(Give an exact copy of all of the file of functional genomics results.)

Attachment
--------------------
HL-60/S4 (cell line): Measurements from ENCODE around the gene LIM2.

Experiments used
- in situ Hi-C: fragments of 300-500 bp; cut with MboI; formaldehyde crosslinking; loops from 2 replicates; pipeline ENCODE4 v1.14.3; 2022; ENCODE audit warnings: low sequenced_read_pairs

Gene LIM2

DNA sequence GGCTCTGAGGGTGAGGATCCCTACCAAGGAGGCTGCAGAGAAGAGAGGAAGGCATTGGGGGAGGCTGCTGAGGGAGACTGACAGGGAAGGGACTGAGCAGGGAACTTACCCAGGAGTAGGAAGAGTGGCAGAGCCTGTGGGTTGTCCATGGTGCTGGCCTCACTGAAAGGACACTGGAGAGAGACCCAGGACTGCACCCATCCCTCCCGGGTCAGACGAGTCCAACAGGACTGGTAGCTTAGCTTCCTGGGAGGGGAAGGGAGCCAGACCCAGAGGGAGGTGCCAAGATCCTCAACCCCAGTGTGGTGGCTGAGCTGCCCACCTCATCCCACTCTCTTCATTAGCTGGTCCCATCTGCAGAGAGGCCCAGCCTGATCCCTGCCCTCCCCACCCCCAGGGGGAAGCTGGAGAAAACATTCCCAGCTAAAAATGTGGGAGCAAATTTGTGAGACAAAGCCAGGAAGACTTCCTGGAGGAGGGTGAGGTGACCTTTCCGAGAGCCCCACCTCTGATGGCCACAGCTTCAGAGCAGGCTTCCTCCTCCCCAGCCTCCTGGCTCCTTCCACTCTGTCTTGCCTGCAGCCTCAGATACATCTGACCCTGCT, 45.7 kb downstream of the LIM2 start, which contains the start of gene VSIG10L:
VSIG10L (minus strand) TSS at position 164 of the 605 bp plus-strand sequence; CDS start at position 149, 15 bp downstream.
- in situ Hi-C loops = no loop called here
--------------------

HL-60/S4 (cell line): Measurements from ENCODE around the gene LIM2.

Experiments used
- in situ Hi-C: fragments of 300-500 bp; cut with MboI; formaldehyde crosslinking; loops from 2 replicates; pipeline ENCODE4 v1.14.3; 2022; ENCODE audit warnings: low sequenced_read_pairs

Gene LIM2

DNA sequence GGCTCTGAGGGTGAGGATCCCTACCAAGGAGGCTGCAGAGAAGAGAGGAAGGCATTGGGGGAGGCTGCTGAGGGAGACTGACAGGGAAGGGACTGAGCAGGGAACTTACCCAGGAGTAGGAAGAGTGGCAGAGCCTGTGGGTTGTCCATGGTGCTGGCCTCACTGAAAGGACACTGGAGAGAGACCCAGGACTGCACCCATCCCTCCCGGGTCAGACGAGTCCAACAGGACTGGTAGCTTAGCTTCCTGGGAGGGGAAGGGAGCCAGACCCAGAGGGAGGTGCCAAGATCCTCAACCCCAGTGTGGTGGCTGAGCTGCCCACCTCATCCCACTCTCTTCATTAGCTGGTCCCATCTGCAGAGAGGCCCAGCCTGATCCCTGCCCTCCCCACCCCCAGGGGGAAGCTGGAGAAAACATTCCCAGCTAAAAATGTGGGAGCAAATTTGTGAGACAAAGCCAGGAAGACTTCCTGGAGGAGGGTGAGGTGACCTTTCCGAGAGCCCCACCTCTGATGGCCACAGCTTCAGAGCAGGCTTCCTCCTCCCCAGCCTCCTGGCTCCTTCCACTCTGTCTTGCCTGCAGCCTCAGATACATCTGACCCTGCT, 45.7 kb downstream of the LIM2 start, which contains the start of gene VSIG10L:
VSIG10L (minus strand) TSS at position 164 of the 605 bp plus-strand sequence; CDS start at position 149, 15 bp downstream.
- in situ Hi-C loops = no loop called here